Image: Double Feature/Flickr
How do you venerate the irreverent? Like, if you really admire someone who forges his or her own path, isn’t the best homage really no homage whatsoever? For instance, if you really admire the bravery of Jack Kerouac and his devil-may-care attitude, one could argue that a road trip that follows On the Road turn-by-turn is really the antithesis of the whole point of that novel.
But then, maybe the postmodern—by which I mean, most Tumblr-esque—thing to do is to get over yourself and acknowledge that someone came before you. There are definitely better ways to do a 17,527 mile road trip, but if you want to copy Kerouac pace for pace, there’s now a Google eBook that you can follow across America and back again. All you need to provide are your own Levis and mescaline, I guess.
A German college student named Gregor Weichbrodt took every geographic point mentioned in On the Road, plugged them into Google Maps, and produced a 45-page manual of driving directions that theoretically traces the paths taken by Sal Paradise across post-war America down into Mexico.
The prose is a lot more propulsive and focused than On the Road—“Parts of this road are closed Mon-Fri 4:00 to 7:00 pm. Entering New Jersey. Continue onto NJ-495 W”—but lacks the more lyrical passages and memorable characters. Well, it lacks lyricism and characters completely. If it’s possible to get a TomTom that says “Yes yes,” in between directions, that might be worth the investment, as the trip takes 272 hours.
At first glance this seems like something that would have taken a long time commitment and a lot of careful, meticulous work, which sounds like the least Kerouacian endeavor possible, but Weichbrodt told PRI that the project “was pretty easy and it took me a half an hour or so.”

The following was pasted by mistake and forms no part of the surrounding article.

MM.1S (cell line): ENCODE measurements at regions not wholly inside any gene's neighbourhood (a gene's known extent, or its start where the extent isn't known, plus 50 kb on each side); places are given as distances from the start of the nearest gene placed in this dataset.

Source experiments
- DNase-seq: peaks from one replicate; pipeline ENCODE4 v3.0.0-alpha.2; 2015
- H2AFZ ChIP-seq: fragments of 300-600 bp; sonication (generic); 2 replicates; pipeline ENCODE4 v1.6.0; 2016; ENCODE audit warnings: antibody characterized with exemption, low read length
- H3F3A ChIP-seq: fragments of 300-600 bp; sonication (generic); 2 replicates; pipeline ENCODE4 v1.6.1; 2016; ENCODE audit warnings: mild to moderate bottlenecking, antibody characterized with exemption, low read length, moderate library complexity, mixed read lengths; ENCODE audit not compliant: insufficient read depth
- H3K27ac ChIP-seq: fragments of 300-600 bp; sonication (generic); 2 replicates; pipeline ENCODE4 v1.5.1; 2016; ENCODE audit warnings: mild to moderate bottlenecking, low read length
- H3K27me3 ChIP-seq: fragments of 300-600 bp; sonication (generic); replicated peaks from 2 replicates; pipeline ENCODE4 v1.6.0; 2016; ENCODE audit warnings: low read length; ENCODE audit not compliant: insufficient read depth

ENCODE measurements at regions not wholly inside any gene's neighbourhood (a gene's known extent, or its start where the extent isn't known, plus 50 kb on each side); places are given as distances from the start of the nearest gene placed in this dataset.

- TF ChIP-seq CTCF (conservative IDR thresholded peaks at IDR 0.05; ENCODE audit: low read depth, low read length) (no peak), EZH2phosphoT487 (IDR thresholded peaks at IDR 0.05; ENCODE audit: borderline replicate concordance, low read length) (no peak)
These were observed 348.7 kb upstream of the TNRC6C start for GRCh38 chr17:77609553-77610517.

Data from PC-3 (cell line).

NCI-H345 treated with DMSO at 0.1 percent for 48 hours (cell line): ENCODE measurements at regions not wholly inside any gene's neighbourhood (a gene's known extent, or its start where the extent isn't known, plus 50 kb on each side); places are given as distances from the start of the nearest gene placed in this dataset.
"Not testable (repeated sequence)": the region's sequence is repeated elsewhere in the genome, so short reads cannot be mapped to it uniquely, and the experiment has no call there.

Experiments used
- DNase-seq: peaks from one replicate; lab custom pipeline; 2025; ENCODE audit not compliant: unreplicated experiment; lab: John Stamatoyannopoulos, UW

He wrote a little bit of code that allowed him to put in a bunch of routes into Google, entered all the locations mentioned, and hit enter. No scrolls necessary. Weichbrodt told PRI that his book is conceptual, to be taken as an idea, but if you want a physical copy of On the Road for 17,527 miles it’s available via Lulu, in addition to the ebook. As we all learned from avant-garde poet Kenneth Goldsmith's attempt to print the internet, for the trees, conceptual art is rarely completely conceptual. It should come as no surprise that the project is part of an exhibition called "Poetry Will Be Made By All," which is partnered in association with the Goldsmith-founded Ubuweb.
"I'm not really a fan of Jack Kerouac, I have to admit,” Weichbrodt said. “I don't even ... I haven’t read the whole book.” Which, as any undergraduate can tell you, shouldn’t get in the way of describing yourself as a fan.
So if you’re not up for a continent-wide Bloomsday celebration, or if you’re tired of giving Infinite Jest tours of Boston, here’s yet another way to make literature come to life without reading. As for me, I’ll be in Spain, recovering from my “drink all the drinks mentioned in The Sun Also Rises” project.